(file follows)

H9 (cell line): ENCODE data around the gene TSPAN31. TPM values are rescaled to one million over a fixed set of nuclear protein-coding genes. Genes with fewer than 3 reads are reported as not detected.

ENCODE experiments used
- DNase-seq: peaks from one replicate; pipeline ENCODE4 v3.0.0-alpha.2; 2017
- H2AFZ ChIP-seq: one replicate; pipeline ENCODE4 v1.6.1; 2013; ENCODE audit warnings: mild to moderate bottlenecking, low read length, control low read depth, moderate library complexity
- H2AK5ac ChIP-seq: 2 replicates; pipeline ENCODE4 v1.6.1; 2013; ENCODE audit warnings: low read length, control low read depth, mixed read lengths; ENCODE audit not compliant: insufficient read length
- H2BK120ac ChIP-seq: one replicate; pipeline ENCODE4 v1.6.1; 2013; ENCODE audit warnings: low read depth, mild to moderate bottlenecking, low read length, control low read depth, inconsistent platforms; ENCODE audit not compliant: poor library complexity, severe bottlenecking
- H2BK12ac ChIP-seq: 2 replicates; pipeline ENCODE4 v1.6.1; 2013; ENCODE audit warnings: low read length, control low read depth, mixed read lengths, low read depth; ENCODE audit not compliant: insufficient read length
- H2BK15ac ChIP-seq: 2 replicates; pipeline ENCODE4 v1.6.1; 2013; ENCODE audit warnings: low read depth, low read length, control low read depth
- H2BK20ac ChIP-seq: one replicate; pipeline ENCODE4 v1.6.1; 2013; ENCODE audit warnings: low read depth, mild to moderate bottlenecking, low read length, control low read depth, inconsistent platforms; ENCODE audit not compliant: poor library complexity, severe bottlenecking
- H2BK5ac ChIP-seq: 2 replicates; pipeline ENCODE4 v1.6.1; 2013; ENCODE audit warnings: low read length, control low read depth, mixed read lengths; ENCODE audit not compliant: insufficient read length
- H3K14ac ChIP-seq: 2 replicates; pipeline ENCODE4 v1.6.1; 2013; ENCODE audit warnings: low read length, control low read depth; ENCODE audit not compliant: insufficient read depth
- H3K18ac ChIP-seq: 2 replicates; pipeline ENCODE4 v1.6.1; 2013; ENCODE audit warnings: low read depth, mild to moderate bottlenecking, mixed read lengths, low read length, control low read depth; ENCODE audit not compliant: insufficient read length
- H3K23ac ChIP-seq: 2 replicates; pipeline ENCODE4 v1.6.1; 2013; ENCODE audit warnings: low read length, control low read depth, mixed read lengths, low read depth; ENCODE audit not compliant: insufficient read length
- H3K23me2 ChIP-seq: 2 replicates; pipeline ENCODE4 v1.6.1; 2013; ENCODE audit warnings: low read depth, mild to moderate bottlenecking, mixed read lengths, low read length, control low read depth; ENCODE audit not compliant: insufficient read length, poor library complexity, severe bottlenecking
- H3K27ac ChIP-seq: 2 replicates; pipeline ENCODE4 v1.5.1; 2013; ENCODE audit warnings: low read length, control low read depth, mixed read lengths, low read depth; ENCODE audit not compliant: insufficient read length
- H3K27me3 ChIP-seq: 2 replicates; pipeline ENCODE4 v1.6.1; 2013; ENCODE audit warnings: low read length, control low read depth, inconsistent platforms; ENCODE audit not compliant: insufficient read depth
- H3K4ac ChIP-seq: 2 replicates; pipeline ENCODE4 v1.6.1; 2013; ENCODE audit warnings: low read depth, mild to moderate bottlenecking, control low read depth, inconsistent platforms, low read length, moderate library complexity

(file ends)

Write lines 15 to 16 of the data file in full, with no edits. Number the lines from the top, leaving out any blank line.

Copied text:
- H3K27ac ChIP-seq: 2 replicates; pipeline ENCODE4 v1.5.1; 2013; ENCODE audit warnings: low read length, control low read depth, mixed read lengths, low read depth; ENCODE audit not compliant: insufficient read length
- H3K27me3 ChIP-seq: 2 replicates; pipeline ENCODE4 v1.6.1; 2013; ENCODE audit warnings: low read length, control low read depth, inconsistent platforms; ENCODE audit not compliant: insufficient read depth